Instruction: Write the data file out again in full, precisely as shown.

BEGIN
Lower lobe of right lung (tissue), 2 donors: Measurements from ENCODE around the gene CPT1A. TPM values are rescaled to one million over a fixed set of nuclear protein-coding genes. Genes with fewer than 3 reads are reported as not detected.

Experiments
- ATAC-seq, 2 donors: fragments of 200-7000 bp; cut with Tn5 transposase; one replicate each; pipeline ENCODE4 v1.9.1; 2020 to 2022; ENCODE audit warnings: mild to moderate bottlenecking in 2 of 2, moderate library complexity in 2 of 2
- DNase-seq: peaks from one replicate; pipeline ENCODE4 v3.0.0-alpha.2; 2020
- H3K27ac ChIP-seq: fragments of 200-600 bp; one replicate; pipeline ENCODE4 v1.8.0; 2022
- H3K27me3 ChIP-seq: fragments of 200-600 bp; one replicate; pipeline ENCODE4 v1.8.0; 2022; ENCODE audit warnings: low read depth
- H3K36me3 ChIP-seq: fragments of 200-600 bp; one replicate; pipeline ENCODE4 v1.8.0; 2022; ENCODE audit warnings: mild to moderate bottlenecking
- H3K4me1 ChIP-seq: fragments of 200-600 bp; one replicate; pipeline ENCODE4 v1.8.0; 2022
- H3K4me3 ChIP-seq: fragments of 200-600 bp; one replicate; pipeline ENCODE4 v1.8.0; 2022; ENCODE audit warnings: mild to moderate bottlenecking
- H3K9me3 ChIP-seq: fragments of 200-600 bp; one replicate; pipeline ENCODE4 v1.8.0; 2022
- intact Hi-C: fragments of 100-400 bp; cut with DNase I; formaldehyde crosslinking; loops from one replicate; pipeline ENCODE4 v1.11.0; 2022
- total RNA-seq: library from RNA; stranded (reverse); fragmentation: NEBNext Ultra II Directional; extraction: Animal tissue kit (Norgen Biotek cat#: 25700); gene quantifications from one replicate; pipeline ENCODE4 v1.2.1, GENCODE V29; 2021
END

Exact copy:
Lower lobe of right lung (tissue), 2 donors: Measurements from ENCODE around the gene CPT1A. TPM values are rescaled to one million over a fixed set of nuclear protein-coding genes. Genes with fewer than 3 reads are reported as not detected.

Experiments
- ATAC-seq, 2 donors: fragments of 200-7000 bp; cut with Tn5 transposase; one replicate each; pipeline ENCODE4 v1.9.1; 2020 to 2022; ENCODE audit warnings: mild to moderate bottlenecking in 2 of 2, moderate library complexity in 2 of 2
- DNase-seq: peaks from one replicate; pipeline ENCODE4 v3.0.0-alpha.2; 2020
- H3K27ac ChIP-seq: fragments of 200-600 bp; one replicate; pipeline ENCODE4 v1.8.0; 2022
- H3K27me3 ChIP-seq: fragments of 200-600 bp; one replicate; pipeline ENCODE4 v1.8.0; 2022; ENCODE audit warnings: low read depth
- H3K36me3 ChIP-seq: fragments of 200-600 bp; one replicate; pipeline ENCODE4 v1.8.0; 2022; ENCODE audit warnings: mild to moderate bottlenecking
- H3K4me1 ChIP-seq: fragments of 200-600 bp; one replicate; pipeline ENCODE4 v1.8.0; 2022
- H3K4me3 ChIP-seq: fragments of 200-600 bp; one replicate; pipeline ENCODE4 v1.8.0; 2022; ENCODE audit warnings: mild to moderate bottlenecking
- H3K9me3 ChIP-seq: fragments of 200-600 bp; one replicate; pipeline ENCODE4 v1.8.0; 2022
- intact Hi-C: fragments of 100-400 bp; cut with DNase I; formaldehyde crosslinking; loops from one replicate; pipeline ENCODE4 v1.11.0; 2022
- total RNA-seq: library from RNA; stranded (reverse); fragmentation: NEBNext Ultra II Directional; extraction: Animal tissue kit (Norgen Biotek cat#: 25700); gene quantifications from one replicate; pipeline ENCODE4 v1.2.1, GENCODE V29; 2021